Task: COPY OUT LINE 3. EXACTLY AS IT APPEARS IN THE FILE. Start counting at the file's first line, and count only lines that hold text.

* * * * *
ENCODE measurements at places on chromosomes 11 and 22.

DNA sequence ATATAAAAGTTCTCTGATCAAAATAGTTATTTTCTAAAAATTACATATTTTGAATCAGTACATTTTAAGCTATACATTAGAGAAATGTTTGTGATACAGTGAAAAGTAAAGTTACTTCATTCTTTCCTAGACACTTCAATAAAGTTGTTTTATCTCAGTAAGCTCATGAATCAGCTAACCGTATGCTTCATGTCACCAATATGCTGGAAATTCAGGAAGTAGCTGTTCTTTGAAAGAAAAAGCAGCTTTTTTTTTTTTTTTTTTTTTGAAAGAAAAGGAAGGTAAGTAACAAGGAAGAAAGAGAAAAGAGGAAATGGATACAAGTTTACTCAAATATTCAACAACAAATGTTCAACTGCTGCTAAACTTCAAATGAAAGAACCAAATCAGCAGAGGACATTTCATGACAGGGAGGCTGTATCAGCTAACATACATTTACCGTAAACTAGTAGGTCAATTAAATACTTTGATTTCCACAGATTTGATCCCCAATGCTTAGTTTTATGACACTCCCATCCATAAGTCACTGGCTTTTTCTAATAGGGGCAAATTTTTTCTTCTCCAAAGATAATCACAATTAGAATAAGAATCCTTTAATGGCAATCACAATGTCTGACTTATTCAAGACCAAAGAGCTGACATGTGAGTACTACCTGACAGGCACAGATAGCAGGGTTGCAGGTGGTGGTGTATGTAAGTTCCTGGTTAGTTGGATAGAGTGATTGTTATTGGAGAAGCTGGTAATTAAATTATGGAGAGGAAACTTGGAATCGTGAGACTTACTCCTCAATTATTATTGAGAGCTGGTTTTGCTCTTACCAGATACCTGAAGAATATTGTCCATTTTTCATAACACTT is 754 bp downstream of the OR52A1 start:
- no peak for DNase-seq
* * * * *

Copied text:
- no peak for DNase-seq